In the corn leafhopper (Dalbulus maidis Delong et Wolcott) assay, filter paper in the bottom of a petri dish was wetted with the test solution and allowed to dry. Thereafter, the leafhoppers and a measured amount of food were introduced to the dish, and the percent mortality was determined after 24 hrs.
The comparative results of the screening of Fractions F017, F020, AT 36, and AT 49 against the aforementioned test organisms are reported in Table V, below. Significant activities were detected against melon aphid and mosquito larvae, some activity was apparent against two spotted spider mites and corn leafhoppers, and no activity was observed against southern armyworm and corn rootworm.
Fractions F017, F018, F019, and F020 from the fractionation of Asimina triloba bark extract described in Example 1 were bioassayed against mosquito larvae, southern corn rootworm, the southern armyworm, the twospotted spider mite, and the melon aphid by the same procedures described in Example 2.
TABLE V__________________________________________________________________________Assay of Pawpaw (Asimina triloba) Fractions Against Agronomic Pests % Mortalitya,b SouthernConcentration Southern Twospotted Melon Mosquito corn CornFraction(p.p.m.) armyworm spider mite aphid larvae rootworm leafhopper__________________________________________________________________________F017 200 10 0 0 -- -- --20 -- -- -- 50 -- --12 -- -- -- -- 0 --F020 200 0 0 30 -- -- --20 -- -- -- 100 -- --12 -- -- -- -- 0 --AT 36200 0 10 90 -- -- --100 -- -- -- -- -- 1020 -- -- -- 100 -- --12 -- -- -- -- 0 --AT 49200 0 10 90 -- -- --100 -- -- -- -- -- 020 -- -- -- 100 -- --12 -- -- -- -- 0 --__________________________________________________________________________ a "--"indicates not tested. b The results are corrected for control deaths by Abbott's Formula.
Generally, brine shrimp lethality paralleled the insecticidal activities. In addition, these fractions were assayed against blowfly larvae (Colliphora vicina Meig) and the nematode (Caenorhabditis elegans).
The blowfly larvae assay was conducted by dipping a gauze dental wick into bovine serum containing 1% (w/v) test material. The larvae were thereafter introduced to the wick and evaluated for percent mortality after 24 hrs.
The nematode (C. elegans) bioassay was conducted by suspending the worms in a 0.1% (w/v) aqueous solution of the test material and determining the percent mortality after 3 days.
The results of this bioassay series are reported in Table VI, below.
The activities of Fractions F020, AT 49, and purified asimicin obtained in Example 1 were compared to the commercial pesticides pyrethrum (57%) and rotenone (97%) in assays against the Mexican bean beetle (Epilachna varivestis Mulsant), the melon aphid, mosquito larvae, the nematode C. elegans, and blowfly larvae.
The Mexican bean beetle assay was conducted by spraying the material onto bean leaves, allowing the leaves to dry, and then introducing the third-instar beetles to the leaves in an enclosed chamber. After 72 hrs., the percent mortality was determined. The assays on the remaining systems were conducted as previously described in Examples 2 and 3. The results are reported in Table VII, below.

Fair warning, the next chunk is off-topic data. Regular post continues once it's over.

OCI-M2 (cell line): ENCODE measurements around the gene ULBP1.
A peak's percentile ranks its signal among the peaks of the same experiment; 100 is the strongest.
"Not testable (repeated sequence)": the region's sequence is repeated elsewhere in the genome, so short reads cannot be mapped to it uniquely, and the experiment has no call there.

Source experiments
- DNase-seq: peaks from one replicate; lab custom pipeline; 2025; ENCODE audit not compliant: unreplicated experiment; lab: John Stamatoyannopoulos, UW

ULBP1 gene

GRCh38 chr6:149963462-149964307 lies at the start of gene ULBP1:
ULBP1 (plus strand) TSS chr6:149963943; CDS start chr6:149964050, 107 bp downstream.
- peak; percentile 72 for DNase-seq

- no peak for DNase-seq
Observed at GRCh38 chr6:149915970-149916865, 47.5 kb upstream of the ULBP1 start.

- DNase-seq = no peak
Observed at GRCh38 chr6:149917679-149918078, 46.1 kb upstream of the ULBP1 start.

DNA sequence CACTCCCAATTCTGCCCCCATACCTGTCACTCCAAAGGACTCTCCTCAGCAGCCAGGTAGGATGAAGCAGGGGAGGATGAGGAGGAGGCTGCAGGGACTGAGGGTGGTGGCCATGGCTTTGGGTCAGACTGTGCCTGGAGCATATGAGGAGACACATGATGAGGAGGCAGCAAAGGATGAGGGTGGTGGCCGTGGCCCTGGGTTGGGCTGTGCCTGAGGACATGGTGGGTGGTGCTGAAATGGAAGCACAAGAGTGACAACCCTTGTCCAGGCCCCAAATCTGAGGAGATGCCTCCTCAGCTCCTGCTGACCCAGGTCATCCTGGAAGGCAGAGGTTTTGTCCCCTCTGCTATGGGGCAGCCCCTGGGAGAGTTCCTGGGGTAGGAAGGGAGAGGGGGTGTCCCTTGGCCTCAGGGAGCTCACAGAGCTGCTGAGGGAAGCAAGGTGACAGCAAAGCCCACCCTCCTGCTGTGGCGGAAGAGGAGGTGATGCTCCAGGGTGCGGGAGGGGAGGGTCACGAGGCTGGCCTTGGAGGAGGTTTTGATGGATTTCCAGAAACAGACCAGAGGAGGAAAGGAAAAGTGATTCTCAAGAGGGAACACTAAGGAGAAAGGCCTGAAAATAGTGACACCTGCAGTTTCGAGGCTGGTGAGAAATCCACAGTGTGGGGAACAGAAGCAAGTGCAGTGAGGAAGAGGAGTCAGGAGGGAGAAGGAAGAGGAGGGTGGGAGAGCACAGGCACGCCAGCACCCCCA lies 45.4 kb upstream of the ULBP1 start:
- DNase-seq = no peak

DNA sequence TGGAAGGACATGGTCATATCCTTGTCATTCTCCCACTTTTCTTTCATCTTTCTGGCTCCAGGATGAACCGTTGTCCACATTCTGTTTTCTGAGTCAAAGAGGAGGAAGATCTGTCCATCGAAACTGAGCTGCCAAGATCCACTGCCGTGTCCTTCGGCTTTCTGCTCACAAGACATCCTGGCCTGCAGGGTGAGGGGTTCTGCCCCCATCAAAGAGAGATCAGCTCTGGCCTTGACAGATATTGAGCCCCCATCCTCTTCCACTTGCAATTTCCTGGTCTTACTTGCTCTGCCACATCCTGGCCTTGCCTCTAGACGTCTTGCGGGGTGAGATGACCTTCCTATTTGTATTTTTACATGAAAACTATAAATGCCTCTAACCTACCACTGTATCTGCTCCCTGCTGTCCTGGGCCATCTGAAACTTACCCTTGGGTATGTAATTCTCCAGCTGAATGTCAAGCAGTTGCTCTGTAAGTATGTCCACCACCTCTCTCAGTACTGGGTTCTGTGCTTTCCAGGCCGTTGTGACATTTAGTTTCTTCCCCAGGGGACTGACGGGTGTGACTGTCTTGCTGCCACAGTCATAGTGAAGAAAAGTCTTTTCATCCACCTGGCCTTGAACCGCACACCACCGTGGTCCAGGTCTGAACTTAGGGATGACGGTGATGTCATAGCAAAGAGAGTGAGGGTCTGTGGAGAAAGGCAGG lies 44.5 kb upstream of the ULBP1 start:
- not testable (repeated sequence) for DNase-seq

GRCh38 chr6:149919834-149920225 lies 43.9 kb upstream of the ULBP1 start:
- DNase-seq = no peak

The compound asimicin isolated from the fruits of Rollinia sylvatica was assayed by two separate methods against the striped cucumber beetle (Acalymma vittatum F.) as described below:
TABLE VI__________________________________________________________________________Assay of Pawpaw (Asimina triloba) Fractions Against Agronomic Pests% Mortalitya SouthernMosquito larvae Blowfly corn Southern Twospotted Melon1000 100 10 1 larvae, C. elegans, rootworm armyworm, spider mite, aphid,Fractionp.p.m. p.p.m. p.p.m. p.p.m. 1% 1% 300 p.p.m. 5000 p.p.m. 5000 p.p.m. 5000 p.p.m.__________________________________________________________________________F017 100 90 0 0 0 100 0 0 30 0F018 50 0 0 0 0 0 0 0 0 0F019 100 100 70 0 100 100 0 0 40 20F020 100 100 100 80 100 100 0 0 60 50__________________________________________________________________________ a The results are corrected for control deaths by Abbott's Formula.
TABLE VII__________________________________________________________________________Comparative Activities of Pawpaw (Asimina triloba) Fractions,Asimicin, and Standard Insecticides % Mortalitya,b Mexican Melon Mosquito BlowflyTreatment Rate, bean beetle, aphid, larvae, Nematode, larvae,material p.p.m. 72 hr. 24 hr. 24 hr. 72 hr. 24 hr.__________________________________________________________________________F020 5000 100 80 -- -- -- 1000 100 0 100 100 100 500 100 0 -- -- -- 100 60 0 100 100 0 10 -- -- 80 100 0 1 -- -- 10 0 --AT 49 5000 100 90 -- -- 1000 100 0 100 100 100 500 100 0 -- -- -- 100 100 0 100 100 0 10 -- -- 100 100 0 1 -- -- 50 100 --Asimicin 1000 -- -- -- -- 100(purified) 500 100 100 -- -- -- 100 100 20 100 100 0 50 100 0 -- -- -- 10 70 0 100 100 0 1 -- -- 100 100 0 0.1 -- -- 0 100 --Pyrenthrum 500 100 100 -- -- --(57% pure) 100 100 100 100 0 100 50 100 100 -- -- -- 10 0 20 100 0 0Rotenone 1000 -- -- -- -- 100(97% pure) 500 -- 0 -- -- -- 100 -- -- 100 0 -- 10 -- -- 50 -- -- 1 -- -- 0 -- --__________________________________________________________________________ a A "--" indicates not tested. b The results are corrected for control deaths by Abbott's Formula.
Appropriate quantities of the test material were suspended in acetone, diluted with water containing 0.01% of Tween 20 to a sample concentration of 0.5% (w/v), and then emulsified with a Brinkman Polytron homogenizer. The 0.1% solutions were derived by dilution of the 0.5% solution. Leaf discs (2.0 cm. diameter) cut from "Burpee Hybrid" cantaloupe leaves were dipped in either the sample homogenate or a corresponding homogenate containing no sample (control discs), air dried, and then two of each type of disc were arranged alternately around 93 mm. diameter×73 mm. deep polyethylene dishes. Five newly emerged female striped cucumber beetles, after being starved for 24 hrs., were introduced into each chamber, and the chambers were covered with muslin; these covers were kept moist during the first 6 hrs. of the bioassay by misting them periodically with water. Tests were conducted in two replicates under ambient greenhouse conditions. Observations were made at 3, 6, and 22 hrs. to estimate visually the amount of leaf tissue consumed and to check for deaths.